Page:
A Marion County judge then ordered Mellowitz to file an amended complaint to eliminate his “class allegations.”
Mellowitz appealed that ruling. Three appeals court judges reversed the Marion County judge’s ruling in October, maintaining the new law providing class action protection to state schools in conflict with a long-standing Indiana trial rule.
In a 3-0 decision, the justices concluded the General Assembly lacked the authority to pass the class-action bar.
State’s attorneys push back
The case has since returned to the Marion County Superior Court, but attorneys for Ball State and the attorney general’s office last week filed petitions to transfer the case to the Indiana Supreme Court.
Ball State’s counsel pointed to an executive order issued by Gov. Eric Holcomb in March 2020 which made it unlawful for all universities in Indiana to offer in-person classes. The university complied with the order and made “prudent and necessary decisions to protect public health and safety,” the lawyers said.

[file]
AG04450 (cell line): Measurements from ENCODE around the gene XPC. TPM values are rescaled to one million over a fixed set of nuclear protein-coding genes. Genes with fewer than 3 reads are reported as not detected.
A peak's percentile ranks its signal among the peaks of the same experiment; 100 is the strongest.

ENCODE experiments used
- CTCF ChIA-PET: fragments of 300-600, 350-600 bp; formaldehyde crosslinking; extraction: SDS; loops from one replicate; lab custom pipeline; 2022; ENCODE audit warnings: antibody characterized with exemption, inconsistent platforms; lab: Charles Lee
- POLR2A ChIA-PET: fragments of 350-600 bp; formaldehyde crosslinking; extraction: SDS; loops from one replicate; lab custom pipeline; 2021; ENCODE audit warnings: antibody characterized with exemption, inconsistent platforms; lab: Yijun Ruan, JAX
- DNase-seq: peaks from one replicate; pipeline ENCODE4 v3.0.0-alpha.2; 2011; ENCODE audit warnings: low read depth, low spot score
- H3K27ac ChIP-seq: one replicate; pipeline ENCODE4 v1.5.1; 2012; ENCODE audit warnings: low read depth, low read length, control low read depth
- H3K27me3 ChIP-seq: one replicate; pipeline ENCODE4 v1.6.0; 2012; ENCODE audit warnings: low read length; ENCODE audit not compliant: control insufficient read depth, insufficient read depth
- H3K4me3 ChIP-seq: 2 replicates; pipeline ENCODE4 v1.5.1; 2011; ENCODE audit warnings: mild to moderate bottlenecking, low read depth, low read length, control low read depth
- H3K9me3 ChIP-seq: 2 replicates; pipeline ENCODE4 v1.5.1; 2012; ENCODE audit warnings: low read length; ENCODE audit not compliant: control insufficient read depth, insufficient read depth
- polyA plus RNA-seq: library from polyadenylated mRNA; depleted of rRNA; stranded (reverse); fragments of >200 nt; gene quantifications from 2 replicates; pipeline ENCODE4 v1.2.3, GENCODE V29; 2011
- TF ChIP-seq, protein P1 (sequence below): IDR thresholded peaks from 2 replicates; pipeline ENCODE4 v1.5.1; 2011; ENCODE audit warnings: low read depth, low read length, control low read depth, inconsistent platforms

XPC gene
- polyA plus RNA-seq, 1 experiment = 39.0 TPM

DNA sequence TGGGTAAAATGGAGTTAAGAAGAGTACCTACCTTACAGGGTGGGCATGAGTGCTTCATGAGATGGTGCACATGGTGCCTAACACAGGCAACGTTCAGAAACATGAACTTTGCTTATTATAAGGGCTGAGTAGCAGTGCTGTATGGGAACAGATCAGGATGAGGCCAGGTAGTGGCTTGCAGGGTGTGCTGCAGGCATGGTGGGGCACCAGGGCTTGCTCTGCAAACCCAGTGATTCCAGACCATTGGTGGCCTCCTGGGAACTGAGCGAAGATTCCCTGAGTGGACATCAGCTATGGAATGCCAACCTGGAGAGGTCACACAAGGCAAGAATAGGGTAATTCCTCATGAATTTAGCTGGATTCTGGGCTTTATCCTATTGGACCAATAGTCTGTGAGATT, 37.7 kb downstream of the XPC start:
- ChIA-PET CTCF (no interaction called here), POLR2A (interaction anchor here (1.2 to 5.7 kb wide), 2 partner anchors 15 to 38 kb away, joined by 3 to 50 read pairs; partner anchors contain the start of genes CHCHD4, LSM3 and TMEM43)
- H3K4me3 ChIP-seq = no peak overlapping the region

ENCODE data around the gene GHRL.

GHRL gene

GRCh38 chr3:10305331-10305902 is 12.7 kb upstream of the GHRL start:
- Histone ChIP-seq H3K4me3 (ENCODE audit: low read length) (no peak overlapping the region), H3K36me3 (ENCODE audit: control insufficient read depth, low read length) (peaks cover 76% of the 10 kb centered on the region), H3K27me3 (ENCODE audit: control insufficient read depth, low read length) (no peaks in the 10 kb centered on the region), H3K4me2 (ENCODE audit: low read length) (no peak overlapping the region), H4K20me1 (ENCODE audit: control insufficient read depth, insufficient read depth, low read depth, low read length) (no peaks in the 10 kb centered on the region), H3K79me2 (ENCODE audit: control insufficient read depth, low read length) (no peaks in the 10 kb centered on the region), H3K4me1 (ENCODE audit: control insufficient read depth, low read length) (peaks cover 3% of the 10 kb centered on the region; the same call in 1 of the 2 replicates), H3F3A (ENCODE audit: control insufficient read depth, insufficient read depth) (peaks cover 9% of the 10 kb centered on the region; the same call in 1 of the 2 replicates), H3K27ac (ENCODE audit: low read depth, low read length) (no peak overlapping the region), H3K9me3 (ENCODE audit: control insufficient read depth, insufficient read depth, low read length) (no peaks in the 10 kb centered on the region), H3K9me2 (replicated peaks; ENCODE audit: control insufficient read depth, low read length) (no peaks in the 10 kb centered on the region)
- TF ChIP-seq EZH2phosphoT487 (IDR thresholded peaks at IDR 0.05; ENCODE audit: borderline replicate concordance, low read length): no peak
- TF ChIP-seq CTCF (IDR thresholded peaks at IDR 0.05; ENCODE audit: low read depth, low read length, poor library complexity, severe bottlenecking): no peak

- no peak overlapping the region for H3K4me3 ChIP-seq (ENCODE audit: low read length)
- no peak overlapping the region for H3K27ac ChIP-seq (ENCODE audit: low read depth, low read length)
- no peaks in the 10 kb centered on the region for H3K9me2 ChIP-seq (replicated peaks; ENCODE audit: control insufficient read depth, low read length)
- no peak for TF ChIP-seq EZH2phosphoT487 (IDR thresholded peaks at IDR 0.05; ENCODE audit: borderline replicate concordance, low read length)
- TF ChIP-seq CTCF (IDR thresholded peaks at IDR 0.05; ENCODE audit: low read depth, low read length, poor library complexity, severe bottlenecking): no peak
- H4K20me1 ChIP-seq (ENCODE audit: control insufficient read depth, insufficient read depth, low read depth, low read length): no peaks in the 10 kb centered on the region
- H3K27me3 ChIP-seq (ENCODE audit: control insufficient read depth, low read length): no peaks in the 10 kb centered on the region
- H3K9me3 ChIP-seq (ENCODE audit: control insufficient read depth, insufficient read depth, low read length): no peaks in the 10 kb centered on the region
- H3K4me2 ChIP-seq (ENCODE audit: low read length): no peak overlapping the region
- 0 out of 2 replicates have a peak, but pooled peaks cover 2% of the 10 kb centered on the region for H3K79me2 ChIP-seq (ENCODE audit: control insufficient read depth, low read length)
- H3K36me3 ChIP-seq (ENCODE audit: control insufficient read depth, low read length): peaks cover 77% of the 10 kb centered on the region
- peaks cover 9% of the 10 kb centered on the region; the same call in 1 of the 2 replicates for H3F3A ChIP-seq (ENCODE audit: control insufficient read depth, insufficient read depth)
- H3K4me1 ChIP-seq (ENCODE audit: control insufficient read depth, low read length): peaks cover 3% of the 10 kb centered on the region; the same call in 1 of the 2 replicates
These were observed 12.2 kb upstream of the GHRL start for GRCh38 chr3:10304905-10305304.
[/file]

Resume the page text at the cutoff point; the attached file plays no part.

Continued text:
Further, Ball State’s attorneys assert that the state’s class-action bar “represents one rational way for the legislature to protect Indiana’s higher educational institutions and governmental entities from potentially enormous costs, burdens, and uncapped liability associated with pandemic-related lawsuits,” while still allowing students who believe the change in their mode of instruction warrants a lawsuit to pursue one.
There will also be “significant consequences for public fiscal interests” if the case is allowed to move forward as a putative class action—rather than a single-plaintiff case—Ball State’s lawyers continued.
Court documents filed by Rokita’s office additionally maintained the “invalidation of a state statute is an important question of law” that should be decided by the Indiana Supreme Court.
“The Indiana Constitution vests the General Assembly with the authority to pass substantive laws related to what it believes is in the overall wellbeing of society,” the state’s lawyers wrote in their petition.
“By foreclosing class-action suits, the General Assembly sought to reduce the pressure on institutions to settle rather than face existential liability threats arising from their compliance with the Governor’s COVID-19 executive orders.”